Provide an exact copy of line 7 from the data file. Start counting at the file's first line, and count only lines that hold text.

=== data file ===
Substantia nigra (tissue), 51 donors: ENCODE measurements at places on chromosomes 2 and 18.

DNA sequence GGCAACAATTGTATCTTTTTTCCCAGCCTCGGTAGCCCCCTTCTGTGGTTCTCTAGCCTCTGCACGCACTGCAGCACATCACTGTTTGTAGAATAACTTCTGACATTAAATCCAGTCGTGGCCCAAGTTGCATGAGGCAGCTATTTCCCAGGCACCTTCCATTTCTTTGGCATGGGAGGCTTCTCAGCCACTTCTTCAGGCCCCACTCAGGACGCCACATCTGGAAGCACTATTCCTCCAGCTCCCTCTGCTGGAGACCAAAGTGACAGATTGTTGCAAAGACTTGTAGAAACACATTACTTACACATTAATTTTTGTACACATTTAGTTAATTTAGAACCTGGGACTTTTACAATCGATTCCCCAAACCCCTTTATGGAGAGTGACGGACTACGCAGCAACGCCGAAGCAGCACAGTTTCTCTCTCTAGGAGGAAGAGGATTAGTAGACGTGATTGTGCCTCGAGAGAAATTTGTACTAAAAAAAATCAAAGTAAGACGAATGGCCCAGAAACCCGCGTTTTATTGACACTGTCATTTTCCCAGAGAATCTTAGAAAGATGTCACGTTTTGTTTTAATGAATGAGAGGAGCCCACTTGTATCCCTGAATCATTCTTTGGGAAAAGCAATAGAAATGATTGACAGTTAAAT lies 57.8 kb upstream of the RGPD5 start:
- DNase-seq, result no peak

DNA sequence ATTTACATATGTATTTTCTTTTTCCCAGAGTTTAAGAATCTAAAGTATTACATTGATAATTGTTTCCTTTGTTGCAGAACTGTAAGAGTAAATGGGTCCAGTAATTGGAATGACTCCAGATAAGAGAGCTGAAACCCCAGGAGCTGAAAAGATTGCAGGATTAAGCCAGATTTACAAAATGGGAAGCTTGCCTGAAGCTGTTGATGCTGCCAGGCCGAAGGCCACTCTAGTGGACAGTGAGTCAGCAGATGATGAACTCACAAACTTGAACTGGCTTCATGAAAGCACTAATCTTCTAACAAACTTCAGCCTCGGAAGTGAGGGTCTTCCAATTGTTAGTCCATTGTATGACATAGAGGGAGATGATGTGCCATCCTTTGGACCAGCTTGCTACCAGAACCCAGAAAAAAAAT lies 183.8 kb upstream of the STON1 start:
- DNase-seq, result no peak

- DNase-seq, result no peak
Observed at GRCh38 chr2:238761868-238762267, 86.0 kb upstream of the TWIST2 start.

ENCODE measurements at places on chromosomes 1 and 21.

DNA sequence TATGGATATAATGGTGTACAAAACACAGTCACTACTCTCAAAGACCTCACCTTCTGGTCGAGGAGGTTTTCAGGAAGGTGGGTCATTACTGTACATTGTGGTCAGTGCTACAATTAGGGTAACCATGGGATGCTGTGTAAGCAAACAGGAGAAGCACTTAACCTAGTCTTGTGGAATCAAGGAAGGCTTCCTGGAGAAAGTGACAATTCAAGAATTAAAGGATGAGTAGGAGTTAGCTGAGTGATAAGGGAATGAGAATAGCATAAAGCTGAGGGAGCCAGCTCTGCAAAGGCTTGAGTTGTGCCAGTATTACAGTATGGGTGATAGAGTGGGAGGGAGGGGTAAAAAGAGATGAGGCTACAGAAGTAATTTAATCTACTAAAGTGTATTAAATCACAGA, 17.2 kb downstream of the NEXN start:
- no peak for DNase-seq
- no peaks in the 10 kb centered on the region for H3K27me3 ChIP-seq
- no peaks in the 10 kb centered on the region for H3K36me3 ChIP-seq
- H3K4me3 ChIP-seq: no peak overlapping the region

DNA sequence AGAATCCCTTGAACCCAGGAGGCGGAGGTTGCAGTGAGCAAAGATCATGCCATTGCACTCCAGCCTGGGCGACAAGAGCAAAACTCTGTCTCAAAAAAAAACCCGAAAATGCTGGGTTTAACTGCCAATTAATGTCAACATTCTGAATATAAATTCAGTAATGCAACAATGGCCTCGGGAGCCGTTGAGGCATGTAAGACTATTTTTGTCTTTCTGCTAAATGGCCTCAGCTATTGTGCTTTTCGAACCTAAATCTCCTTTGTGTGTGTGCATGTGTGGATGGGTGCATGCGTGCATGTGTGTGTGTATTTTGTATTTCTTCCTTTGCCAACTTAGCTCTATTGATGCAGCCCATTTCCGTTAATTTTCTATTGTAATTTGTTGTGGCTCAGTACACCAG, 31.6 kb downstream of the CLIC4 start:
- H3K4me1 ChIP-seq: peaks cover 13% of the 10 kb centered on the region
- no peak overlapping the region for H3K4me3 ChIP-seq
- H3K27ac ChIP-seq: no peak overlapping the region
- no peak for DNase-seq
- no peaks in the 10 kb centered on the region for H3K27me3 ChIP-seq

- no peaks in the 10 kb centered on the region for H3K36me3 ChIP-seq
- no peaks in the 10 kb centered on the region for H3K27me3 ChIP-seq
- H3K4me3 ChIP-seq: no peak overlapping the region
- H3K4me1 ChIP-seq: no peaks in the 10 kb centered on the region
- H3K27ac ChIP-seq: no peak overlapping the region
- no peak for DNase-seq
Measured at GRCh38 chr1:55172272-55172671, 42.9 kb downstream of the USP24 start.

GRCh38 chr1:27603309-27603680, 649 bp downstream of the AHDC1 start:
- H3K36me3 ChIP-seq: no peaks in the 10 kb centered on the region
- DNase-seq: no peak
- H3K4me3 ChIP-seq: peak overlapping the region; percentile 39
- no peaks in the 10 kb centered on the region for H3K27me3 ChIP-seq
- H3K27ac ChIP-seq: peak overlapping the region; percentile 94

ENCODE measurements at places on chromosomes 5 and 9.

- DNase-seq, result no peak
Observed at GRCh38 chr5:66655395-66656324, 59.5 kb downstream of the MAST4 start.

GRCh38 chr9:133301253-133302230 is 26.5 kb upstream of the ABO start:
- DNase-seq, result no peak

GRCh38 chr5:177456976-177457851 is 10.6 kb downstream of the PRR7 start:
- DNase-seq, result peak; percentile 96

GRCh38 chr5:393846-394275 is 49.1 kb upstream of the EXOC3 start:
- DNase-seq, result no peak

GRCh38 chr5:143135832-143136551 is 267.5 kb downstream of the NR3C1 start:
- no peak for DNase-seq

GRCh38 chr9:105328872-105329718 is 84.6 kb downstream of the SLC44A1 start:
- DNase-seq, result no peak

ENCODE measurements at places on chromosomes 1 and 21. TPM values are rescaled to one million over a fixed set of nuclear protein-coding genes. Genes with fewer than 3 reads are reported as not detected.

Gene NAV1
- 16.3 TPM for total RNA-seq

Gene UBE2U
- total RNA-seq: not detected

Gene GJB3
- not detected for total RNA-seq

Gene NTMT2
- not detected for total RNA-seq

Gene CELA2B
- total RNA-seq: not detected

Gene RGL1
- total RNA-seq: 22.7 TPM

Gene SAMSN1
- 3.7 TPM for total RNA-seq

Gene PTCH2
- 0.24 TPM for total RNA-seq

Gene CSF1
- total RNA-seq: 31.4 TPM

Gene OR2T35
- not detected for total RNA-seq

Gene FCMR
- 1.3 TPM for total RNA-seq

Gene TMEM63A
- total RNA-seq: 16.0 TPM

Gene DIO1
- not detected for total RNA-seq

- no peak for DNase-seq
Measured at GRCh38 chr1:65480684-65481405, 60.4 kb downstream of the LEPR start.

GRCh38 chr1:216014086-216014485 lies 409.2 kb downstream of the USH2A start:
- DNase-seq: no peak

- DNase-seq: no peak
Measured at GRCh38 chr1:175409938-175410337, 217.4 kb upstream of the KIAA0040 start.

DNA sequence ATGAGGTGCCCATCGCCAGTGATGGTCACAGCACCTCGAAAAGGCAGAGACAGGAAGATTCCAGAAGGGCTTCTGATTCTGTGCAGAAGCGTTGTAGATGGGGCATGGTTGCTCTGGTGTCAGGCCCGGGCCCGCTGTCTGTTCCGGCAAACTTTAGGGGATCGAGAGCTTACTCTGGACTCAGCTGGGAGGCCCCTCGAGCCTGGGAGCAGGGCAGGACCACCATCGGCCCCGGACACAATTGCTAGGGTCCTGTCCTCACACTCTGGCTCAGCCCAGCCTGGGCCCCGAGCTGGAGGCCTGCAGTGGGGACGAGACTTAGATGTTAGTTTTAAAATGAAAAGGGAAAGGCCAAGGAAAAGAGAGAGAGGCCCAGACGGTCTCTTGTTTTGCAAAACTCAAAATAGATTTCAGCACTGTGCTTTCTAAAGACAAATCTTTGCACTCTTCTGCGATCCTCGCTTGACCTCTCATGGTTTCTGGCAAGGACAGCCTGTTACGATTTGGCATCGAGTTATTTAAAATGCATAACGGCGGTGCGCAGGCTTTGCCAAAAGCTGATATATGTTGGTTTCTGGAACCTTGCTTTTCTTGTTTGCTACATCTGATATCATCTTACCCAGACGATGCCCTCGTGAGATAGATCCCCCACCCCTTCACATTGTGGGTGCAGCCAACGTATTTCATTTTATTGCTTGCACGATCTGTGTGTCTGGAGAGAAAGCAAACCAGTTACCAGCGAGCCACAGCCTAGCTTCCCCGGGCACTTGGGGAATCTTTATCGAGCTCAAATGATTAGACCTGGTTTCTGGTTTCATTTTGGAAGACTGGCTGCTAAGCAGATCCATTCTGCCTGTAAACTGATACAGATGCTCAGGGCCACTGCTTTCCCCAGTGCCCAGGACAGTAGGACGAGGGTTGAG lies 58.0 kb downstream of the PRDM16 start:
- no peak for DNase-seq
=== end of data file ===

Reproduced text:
Observed at GRCh38 chr2:238761868-238762267, 86.0 kb upstream of the TWIST2 start.